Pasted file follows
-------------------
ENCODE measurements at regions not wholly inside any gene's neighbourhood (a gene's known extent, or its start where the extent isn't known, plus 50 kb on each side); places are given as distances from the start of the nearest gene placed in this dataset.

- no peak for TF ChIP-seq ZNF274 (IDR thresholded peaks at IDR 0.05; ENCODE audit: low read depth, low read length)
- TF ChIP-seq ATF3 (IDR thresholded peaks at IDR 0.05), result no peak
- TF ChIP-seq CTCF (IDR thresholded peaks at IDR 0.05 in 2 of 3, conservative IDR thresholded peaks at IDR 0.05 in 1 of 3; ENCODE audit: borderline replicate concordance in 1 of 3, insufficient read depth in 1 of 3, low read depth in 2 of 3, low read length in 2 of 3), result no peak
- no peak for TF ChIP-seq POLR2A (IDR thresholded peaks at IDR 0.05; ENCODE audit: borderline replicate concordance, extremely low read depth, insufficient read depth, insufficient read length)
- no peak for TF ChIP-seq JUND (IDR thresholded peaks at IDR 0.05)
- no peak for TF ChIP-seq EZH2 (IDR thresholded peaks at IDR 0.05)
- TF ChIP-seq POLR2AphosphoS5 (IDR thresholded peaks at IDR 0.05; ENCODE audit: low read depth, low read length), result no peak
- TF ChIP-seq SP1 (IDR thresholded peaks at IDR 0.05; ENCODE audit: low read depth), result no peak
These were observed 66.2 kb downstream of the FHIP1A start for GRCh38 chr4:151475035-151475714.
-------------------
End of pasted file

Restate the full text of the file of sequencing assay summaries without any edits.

ENCODE measurements at regions not wholly inside any gene's neighbourhood (a gene's known extent, or its start where the extent isn't known, plus 50 kb on each side); places are given as distances from the start of the nearest gene placed in this dataset.

- no peak for TF ChIP-seq ZNF274 (IDR thresholded peaks at IDR 0.05; ENCODE audit: low read depth, low read length)
- TF ChIP-seq ATF3 (IDR thresholded peaks at IDR 0.05), result no peak
- TF ChIP-seq CTCF (IDR thresholded peaks at IDR 0.05 in 2 of 3, conservative IDR thresholded peaks at IDR 0.05 in 1 of 3; ENCODE audit: borderline replicate concordance in 1 of 3, insufficient read depth in 1 of 3, low read depth in 2 of 3, low read length in 2 of 3), result no peak
- no peak for TF ChIP-seq POLR2A (IDR thresholded peaks at IDR 0.05; ENCODE audit: borderline replicate concordance, extremely low read depth, insufficient read depth, insufficient read length)
- no peak for TF ChIP-seq JUND (IDR thresholded peaks at IDR 0.05)
- no peak for TF ChIP-seq EZH2 (IDR thresholded peaks at IDR 0.05)
- TF ChIP-seq POLR2AphosphoS5 (IDR thresholded peaks at IDR 0.05; ENCODE audit: low read depth, low read length), result no peak
- TF ChIP-seq SP1 (IDR thresholded peaks at IDR 0.05; ENCODE audit: low read depth), result no peak
These were observed 66.2 kb downstream of the FHIP1A start for GRCh38 chr4:151475035-151475714.